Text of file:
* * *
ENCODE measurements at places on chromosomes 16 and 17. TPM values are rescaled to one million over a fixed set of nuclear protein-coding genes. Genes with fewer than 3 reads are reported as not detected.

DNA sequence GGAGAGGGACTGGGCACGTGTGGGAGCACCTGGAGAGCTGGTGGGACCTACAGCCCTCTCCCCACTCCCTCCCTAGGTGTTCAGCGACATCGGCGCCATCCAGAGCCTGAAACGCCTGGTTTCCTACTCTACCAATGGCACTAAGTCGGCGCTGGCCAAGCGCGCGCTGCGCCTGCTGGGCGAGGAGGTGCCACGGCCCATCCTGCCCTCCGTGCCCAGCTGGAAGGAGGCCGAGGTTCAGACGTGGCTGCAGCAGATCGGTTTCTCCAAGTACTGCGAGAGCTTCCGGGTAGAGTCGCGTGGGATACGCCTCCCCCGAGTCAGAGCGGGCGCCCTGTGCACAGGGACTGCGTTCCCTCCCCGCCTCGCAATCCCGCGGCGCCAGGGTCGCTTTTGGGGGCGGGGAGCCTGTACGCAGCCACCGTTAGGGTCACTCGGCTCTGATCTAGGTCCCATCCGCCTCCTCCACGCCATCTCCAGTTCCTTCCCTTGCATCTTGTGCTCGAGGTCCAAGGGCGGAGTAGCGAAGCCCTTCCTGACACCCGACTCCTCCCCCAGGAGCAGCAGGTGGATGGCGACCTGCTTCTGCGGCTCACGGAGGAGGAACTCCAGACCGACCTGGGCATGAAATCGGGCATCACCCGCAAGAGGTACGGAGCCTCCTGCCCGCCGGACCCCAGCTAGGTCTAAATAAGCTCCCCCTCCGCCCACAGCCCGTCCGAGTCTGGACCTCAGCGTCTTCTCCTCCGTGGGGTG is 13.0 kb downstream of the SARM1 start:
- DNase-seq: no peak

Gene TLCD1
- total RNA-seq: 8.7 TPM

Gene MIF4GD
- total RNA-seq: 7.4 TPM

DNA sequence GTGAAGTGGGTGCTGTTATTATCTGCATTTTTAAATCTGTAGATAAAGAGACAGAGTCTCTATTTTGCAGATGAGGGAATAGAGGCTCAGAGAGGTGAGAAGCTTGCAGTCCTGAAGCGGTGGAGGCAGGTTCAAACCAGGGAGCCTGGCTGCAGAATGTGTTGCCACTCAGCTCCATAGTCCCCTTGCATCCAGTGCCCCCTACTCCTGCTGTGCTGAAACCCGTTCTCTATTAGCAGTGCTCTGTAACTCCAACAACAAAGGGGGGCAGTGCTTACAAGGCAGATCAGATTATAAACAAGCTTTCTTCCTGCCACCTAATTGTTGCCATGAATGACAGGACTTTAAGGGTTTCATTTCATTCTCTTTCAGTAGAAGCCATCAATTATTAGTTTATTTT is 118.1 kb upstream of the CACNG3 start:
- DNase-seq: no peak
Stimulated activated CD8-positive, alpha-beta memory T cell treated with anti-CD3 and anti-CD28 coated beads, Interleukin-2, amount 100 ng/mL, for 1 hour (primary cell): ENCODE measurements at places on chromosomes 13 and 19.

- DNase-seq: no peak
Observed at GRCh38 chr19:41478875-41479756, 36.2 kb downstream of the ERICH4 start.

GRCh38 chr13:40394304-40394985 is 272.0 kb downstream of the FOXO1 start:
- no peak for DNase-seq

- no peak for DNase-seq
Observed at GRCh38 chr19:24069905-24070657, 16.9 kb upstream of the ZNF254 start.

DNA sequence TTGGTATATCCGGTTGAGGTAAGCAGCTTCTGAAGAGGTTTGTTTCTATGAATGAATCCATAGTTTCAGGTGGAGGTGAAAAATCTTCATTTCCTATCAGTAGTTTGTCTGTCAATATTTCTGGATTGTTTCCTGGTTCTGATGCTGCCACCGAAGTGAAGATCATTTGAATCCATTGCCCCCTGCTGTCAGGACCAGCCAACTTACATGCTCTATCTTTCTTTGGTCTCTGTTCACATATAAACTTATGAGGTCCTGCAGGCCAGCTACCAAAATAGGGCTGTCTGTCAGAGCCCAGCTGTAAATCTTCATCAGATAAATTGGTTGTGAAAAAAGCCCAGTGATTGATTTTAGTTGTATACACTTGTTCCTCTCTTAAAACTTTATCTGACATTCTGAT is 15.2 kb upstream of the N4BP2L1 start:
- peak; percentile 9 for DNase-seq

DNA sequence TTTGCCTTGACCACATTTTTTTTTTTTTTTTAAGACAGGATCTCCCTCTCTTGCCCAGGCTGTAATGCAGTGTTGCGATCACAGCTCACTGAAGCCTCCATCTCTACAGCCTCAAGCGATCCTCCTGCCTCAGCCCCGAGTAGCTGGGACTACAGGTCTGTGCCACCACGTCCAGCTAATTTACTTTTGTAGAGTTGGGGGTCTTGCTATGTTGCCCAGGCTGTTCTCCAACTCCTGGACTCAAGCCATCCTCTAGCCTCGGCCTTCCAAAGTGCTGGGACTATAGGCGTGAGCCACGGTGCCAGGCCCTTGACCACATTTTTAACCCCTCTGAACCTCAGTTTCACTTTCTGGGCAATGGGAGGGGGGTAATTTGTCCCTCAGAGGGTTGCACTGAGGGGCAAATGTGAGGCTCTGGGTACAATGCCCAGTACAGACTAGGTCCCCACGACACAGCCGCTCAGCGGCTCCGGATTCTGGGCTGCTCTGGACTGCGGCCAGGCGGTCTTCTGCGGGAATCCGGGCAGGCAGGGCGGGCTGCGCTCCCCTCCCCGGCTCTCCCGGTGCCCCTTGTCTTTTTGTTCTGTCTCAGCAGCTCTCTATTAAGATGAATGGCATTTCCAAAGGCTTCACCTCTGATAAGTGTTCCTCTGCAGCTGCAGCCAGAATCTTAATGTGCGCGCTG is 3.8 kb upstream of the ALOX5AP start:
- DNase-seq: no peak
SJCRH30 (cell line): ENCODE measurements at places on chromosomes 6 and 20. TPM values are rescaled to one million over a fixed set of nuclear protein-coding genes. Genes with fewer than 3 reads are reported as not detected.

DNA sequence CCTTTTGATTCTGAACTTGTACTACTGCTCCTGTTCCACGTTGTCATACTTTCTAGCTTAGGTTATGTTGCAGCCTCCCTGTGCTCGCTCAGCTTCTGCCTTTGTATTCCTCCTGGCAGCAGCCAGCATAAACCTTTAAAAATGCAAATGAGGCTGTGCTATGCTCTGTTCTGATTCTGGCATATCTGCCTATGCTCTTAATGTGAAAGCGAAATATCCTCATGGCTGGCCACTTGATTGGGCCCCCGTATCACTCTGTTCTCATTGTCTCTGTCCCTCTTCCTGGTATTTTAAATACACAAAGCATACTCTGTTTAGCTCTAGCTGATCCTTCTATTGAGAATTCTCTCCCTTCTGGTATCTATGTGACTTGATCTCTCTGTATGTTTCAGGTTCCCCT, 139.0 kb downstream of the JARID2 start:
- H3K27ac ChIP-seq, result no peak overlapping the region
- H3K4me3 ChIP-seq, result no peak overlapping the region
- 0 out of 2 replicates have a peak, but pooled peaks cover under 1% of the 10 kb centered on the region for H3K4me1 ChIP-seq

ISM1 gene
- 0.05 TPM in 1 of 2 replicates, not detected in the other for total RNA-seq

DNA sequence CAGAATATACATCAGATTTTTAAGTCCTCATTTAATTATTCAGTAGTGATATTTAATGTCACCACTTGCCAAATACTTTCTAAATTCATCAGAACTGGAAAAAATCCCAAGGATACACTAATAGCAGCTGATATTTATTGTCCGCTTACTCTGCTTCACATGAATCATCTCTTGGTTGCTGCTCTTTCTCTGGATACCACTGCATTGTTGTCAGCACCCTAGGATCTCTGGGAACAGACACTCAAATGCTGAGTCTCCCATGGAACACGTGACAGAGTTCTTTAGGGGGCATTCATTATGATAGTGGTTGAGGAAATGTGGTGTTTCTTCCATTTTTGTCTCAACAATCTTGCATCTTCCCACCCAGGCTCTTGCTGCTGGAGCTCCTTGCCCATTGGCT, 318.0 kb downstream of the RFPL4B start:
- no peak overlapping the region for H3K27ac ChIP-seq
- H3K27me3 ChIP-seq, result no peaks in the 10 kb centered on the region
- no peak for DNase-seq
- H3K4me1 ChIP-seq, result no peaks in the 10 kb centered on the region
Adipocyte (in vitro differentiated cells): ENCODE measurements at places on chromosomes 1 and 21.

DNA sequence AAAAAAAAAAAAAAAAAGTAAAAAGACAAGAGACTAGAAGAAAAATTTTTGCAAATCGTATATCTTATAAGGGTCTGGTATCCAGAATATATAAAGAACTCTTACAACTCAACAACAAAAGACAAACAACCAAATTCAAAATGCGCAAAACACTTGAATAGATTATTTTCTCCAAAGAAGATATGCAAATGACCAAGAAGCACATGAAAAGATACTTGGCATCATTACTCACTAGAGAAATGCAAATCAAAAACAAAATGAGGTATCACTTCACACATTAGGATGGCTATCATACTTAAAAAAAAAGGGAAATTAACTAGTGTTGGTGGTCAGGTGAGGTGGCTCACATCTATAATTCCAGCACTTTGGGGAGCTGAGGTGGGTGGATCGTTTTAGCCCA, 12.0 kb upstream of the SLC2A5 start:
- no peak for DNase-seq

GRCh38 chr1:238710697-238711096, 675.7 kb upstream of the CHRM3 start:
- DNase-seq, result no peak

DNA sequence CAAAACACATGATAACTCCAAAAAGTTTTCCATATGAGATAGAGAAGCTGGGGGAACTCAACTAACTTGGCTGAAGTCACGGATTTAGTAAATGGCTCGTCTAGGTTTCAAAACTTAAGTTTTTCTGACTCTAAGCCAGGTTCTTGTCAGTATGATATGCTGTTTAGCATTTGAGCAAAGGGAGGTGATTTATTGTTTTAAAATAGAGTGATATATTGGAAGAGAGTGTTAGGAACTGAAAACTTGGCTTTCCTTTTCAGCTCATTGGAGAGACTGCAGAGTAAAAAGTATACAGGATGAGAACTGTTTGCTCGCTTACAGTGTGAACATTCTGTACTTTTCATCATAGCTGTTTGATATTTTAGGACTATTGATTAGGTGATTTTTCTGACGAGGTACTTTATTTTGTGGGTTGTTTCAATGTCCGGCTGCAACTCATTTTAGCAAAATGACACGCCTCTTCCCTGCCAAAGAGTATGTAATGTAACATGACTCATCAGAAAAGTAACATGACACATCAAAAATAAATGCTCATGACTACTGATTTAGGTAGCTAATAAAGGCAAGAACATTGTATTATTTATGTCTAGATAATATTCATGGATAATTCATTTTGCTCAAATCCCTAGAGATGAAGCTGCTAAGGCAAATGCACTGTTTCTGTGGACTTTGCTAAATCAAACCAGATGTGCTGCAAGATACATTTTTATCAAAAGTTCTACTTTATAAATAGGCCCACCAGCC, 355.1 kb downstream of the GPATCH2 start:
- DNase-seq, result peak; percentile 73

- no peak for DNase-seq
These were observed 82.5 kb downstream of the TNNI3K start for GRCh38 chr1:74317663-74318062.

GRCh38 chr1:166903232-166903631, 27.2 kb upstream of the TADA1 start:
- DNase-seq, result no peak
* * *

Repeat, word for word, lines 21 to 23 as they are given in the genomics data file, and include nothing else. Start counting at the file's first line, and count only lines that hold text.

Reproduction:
SJCRH30 (cell line): ENCODE measurements at places on chromosomes 6 and 20. TPM values are rescaled to one million over a fixed set of nuclear protein-coding genes. Genes with fewer than 3 reads are reported as not detected.

DNA sequence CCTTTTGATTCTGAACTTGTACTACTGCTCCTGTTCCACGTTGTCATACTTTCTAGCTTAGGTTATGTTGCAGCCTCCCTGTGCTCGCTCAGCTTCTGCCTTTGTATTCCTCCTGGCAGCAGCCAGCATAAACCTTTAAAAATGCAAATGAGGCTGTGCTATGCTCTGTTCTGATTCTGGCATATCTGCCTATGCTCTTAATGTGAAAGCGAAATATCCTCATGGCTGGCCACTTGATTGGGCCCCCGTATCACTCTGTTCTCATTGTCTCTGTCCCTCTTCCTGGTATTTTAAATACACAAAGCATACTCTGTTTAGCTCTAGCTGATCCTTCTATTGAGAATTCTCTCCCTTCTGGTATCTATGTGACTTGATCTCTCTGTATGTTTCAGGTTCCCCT, 139.0 kb downstream of the JARID2 start:
- H3K27ac ChIP-seq, result no peak overlapping the region